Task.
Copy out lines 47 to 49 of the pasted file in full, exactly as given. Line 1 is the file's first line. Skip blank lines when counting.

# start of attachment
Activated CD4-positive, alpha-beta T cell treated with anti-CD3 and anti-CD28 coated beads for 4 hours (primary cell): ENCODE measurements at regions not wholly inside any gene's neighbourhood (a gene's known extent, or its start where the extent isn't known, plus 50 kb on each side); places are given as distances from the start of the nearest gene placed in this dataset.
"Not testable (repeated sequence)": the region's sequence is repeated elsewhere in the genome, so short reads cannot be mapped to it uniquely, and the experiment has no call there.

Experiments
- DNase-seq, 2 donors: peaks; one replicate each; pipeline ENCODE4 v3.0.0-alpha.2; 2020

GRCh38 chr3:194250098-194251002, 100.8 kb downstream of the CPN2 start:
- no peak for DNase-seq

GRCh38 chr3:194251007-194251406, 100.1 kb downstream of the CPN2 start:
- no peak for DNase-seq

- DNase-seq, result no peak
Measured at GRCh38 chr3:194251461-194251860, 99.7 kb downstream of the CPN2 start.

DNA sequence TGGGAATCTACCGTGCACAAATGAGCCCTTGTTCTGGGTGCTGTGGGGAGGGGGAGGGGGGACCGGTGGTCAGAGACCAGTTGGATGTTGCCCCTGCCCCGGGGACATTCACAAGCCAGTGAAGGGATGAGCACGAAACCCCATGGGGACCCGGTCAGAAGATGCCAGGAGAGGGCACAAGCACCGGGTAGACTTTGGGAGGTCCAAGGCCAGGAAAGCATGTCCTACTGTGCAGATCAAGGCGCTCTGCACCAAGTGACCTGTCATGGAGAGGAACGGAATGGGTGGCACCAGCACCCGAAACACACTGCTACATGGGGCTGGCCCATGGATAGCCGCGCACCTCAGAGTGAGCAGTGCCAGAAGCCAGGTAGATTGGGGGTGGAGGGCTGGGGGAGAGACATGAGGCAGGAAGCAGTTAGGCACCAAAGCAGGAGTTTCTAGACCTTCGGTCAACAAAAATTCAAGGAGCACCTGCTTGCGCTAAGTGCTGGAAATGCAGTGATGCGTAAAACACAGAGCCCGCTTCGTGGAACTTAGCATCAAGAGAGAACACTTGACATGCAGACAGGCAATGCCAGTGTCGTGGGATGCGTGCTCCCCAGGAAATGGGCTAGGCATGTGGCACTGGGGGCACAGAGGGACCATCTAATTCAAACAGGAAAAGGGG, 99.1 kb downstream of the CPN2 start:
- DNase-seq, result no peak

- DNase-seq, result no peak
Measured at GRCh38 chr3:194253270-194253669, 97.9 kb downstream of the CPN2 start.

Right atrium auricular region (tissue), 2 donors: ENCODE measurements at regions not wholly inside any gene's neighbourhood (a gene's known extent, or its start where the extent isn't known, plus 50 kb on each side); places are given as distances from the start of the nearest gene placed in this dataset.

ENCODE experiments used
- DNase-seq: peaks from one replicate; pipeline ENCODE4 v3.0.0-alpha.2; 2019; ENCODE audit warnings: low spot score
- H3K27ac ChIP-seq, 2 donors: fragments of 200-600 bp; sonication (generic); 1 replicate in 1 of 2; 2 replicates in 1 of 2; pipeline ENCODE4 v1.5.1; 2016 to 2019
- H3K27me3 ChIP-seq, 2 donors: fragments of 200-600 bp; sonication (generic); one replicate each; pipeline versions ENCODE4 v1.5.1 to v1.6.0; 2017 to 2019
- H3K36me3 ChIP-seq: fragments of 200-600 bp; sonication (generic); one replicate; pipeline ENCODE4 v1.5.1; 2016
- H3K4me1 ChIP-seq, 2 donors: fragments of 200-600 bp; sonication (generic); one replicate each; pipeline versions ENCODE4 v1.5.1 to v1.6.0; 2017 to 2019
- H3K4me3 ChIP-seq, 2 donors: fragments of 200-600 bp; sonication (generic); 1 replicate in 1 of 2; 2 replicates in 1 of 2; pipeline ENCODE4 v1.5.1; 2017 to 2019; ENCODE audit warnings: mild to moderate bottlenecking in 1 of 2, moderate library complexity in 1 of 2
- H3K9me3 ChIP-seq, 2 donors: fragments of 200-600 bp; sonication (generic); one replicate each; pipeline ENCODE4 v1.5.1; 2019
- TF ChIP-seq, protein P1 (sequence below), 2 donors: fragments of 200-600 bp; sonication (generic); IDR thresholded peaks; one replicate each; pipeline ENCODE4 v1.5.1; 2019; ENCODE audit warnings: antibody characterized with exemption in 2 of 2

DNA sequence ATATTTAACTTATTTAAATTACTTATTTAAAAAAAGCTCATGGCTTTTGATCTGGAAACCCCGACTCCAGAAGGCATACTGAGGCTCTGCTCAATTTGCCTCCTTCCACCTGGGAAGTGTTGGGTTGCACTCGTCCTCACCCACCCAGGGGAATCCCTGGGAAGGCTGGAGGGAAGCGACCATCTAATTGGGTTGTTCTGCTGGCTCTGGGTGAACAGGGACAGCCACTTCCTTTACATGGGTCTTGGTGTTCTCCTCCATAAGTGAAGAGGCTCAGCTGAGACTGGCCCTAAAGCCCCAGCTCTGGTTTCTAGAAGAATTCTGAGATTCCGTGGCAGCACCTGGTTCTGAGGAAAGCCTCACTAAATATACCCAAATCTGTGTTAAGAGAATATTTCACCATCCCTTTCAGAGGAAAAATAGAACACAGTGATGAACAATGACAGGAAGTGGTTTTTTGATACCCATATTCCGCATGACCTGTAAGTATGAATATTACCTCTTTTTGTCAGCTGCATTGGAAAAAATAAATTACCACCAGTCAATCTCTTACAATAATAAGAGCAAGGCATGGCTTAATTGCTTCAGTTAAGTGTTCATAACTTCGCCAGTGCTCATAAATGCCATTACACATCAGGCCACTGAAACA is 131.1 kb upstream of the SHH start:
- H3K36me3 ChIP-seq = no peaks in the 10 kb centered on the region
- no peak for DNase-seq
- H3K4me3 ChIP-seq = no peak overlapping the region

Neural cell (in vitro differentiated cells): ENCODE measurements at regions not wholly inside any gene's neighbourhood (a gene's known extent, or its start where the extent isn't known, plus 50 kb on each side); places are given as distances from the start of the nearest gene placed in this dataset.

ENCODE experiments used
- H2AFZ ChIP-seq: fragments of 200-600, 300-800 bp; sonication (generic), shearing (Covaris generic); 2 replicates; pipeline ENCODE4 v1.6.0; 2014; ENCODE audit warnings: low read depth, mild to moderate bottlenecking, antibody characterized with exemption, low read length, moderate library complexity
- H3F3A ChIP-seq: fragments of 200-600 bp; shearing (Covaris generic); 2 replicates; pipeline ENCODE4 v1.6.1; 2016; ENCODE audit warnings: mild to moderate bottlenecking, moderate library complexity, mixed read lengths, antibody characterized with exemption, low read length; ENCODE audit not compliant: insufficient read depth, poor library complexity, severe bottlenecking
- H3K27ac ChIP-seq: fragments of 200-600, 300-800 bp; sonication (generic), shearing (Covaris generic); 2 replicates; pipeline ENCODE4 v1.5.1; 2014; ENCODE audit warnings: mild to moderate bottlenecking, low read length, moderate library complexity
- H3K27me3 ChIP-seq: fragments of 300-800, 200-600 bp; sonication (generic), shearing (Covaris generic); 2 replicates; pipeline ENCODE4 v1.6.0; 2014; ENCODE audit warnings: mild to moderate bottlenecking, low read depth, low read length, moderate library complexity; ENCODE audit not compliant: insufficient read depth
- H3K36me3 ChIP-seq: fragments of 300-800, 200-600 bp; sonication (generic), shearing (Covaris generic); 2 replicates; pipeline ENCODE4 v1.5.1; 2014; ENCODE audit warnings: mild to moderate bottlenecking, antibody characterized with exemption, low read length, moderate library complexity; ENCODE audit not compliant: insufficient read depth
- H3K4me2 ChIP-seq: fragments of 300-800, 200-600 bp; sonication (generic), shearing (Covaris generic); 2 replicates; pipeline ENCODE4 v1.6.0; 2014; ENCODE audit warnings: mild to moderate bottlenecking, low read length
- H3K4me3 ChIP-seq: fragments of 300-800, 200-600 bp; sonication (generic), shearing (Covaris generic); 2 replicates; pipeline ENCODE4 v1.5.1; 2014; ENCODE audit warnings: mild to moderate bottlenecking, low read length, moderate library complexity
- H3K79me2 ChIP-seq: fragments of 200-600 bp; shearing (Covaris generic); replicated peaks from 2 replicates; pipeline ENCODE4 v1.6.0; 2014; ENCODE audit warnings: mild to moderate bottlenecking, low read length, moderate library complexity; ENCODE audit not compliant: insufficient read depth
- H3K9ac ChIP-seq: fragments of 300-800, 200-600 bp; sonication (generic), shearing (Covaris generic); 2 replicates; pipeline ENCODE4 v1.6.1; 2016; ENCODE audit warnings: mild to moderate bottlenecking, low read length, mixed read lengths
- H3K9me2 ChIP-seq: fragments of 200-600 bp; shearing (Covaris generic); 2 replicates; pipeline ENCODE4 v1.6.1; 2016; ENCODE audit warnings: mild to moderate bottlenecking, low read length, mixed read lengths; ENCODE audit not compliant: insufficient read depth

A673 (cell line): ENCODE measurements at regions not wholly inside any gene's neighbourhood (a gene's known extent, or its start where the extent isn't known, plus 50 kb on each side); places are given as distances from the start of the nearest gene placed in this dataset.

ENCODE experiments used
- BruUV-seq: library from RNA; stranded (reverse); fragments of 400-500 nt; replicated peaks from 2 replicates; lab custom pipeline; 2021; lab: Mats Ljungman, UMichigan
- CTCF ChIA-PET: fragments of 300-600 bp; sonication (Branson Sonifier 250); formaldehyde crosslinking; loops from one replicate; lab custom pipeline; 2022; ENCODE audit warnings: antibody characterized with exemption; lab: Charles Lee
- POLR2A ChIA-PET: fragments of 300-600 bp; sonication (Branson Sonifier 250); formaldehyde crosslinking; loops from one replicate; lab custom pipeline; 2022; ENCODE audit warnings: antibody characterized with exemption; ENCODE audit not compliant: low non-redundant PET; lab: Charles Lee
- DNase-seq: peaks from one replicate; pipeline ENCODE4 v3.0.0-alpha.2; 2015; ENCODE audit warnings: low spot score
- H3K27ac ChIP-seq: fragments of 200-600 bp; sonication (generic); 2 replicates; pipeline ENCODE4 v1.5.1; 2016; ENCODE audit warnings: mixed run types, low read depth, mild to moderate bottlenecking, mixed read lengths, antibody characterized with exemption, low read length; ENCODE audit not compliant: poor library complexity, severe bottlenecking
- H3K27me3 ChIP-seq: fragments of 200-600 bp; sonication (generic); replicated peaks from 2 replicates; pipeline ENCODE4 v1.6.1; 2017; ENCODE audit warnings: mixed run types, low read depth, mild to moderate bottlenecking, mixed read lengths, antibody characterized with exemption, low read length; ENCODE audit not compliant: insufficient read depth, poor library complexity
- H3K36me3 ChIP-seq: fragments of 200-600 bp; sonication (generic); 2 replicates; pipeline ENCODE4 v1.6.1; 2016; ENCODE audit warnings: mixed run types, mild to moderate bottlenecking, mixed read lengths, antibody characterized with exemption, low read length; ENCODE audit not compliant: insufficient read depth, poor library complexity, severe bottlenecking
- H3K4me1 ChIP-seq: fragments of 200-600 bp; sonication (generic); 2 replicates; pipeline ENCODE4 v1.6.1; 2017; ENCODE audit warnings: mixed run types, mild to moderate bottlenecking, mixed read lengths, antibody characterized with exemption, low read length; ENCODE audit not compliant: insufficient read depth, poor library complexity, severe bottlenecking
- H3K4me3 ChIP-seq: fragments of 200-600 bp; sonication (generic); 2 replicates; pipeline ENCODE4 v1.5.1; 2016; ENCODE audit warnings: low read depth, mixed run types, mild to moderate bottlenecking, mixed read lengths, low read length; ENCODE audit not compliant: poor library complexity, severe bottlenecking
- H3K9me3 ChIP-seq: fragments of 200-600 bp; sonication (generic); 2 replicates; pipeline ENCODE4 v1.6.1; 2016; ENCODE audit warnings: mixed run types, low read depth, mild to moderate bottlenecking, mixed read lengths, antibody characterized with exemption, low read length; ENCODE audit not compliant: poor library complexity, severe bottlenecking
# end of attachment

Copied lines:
- H3K27ac ChIP-seq: fragments of 200-600 bp; sonication (generic); 2 replicates; pipeline ENCODE4 v1.5.1; 2016; ENCODE audit warnings: mixed run types, low read depth, mild to moderate bottlenecking, mixed read lengths, antibody characterized with exemption, low read length; ENCODE audit not compliant: poor library complexity, severe bottlenecking
- H3K27me3 ChIP-seq: fragments of 200-600 bp; sonication (generic); replicated peaks from 2 replicates; pipeline ENCODE4 v1.6.1; 2017; ENCODE audit warnings: mixed run types, low read depth, mild to moderate bottlenecking, mixed read lengths, antibody characterized with exemption, low read length; ENCODE audit not compliant: insufficient read depth, poor library complexity
- H3K36me3 ChIP-seq: fragments of 200-600 bp; sonication (generic); 2 replicates; pipeline ENCODE4 v1.6.1; 2016; ENCODE audit warnings: mixed run types, mild to moderate bottlenecking, mixed read lengths, antibody characterized with exemption, low read length; ENCODE audit not compliant: insufficient read depth, poor library complexity, severe bottlenecking